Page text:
Message Broker for Multiplatforms and a CISCO Linux driver. This new mission-
critical ESB integration platform allows the client to automate its delivery and re-
plenishment processes and to integrate its existing backend system and its new
supply chain management software. This implementation leveraged the service
product “SOA Integration Services – Design and Implementation for WebSphere
Having introduced the case study domain both from a business and from a tech-
nical perspective, let us investigate which role architectural knowledge plays in
12.1.4 Supporting Assets: Methods and Reference Architectures
To support its asset-based business model and the creation and usage of service
products, GTS leverages many supporting assets as carriers of architectural
knowledge. In this section, we introduce two particularly relevant types of such
assets, methods and reference architectures.
Methods. IBM Global Services has long recognized the importance of using soft-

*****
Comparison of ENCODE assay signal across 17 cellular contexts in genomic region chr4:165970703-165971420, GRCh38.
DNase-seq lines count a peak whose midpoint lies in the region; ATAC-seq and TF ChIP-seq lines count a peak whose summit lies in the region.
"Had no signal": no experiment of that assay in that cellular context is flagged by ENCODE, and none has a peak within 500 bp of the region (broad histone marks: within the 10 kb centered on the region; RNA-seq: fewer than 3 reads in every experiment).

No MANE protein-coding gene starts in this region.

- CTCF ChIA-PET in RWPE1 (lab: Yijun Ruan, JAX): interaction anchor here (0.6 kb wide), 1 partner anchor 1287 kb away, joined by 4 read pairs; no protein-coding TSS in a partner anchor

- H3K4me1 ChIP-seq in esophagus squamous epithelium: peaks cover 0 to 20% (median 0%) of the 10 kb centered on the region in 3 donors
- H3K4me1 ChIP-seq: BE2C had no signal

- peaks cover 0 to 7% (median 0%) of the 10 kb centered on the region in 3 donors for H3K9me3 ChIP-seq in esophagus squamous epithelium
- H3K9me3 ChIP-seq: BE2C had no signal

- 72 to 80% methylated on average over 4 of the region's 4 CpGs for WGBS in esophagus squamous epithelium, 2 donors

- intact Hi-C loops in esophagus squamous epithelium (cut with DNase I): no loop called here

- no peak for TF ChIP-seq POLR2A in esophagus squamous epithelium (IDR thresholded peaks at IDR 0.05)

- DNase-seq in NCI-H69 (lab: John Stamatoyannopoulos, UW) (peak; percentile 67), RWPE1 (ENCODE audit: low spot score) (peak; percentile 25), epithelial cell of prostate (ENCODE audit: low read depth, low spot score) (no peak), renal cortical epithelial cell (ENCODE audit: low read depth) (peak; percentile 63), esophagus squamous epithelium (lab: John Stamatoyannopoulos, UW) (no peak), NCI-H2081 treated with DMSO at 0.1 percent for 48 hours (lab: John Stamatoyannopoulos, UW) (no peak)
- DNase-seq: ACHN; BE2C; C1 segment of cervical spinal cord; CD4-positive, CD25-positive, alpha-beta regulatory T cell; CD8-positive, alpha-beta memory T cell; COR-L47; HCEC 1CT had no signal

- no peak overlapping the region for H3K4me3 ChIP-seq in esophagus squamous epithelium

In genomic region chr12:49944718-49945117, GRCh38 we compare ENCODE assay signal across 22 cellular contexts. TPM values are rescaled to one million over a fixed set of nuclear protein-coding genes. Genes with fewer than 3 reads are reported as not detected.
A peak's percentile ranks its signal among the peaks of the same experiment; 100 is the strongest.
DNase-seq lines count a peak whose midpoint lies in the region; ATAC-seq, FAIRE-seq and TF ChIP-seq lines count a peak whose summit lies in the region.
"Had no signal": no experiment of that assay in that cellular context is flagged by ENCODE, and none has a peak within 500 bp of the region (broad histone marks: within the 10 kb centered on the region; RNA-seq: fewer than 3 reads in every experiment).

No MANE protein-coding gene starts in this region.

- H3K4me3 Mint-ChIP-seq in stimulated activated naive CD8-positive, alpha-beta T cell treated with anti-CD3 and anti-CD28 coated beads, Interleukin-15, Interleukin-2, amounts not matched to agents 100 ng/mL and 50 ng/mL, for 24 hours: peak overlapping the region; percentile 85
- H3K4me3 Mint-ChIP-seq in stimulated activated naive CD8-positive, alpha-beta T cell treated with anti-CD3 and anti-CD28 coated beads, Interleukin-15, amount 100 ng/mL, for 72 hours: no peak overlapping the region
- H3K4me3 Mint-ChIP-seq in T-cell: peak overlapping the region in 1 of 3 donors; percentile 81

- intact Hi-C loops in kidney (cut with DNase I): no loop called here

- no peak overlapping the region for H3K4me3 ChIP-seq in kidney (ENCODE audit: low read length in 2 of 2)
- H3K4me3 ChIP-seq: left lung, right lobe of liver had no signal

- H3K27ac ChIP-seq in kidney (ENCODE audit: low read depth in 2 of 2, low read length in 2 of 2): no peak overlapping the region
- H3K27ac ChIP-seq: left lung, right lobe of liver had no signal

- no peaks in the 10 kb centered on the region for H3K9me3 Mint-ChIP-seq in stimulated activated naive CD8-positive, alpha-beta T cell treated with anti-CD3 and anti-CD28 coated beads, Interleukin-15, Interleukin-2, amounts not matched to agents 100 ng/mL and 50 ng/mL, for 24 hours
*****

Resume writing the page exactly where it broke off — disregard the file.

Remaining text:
ware engineering and architecture design methods  to provide repeatable means
of delivering proven solutions and to achieve project success and, in turn, client
satisfaction. A method framework called IBM Unified Method Framework (UMF)
organizes the work performed by practitioners and enables the design and delivery
of end-to-end solutions such as those outlined in the previous section.1 UMF pro-
vides prescriptive guidance on “what” needs to be created by a project team in
terms of common work products and “how” to produce these work products in
terms of activities, tasks, and roles as defined in .
UMF provides a common language among IBM practitioners delivering solu-
tions to clients, thus providing consistency across solutions. This requires a com-
mon structure: In response to this need, Unified Method Architecture (UMA) de-
fines a metamodel underpinning UMF. UMA was developed as a common
metamodel for the integration of several IBM methods including the Rational Uni-
fied Process (RUP), the IBM Global Services Method, Rational Summit Ascen-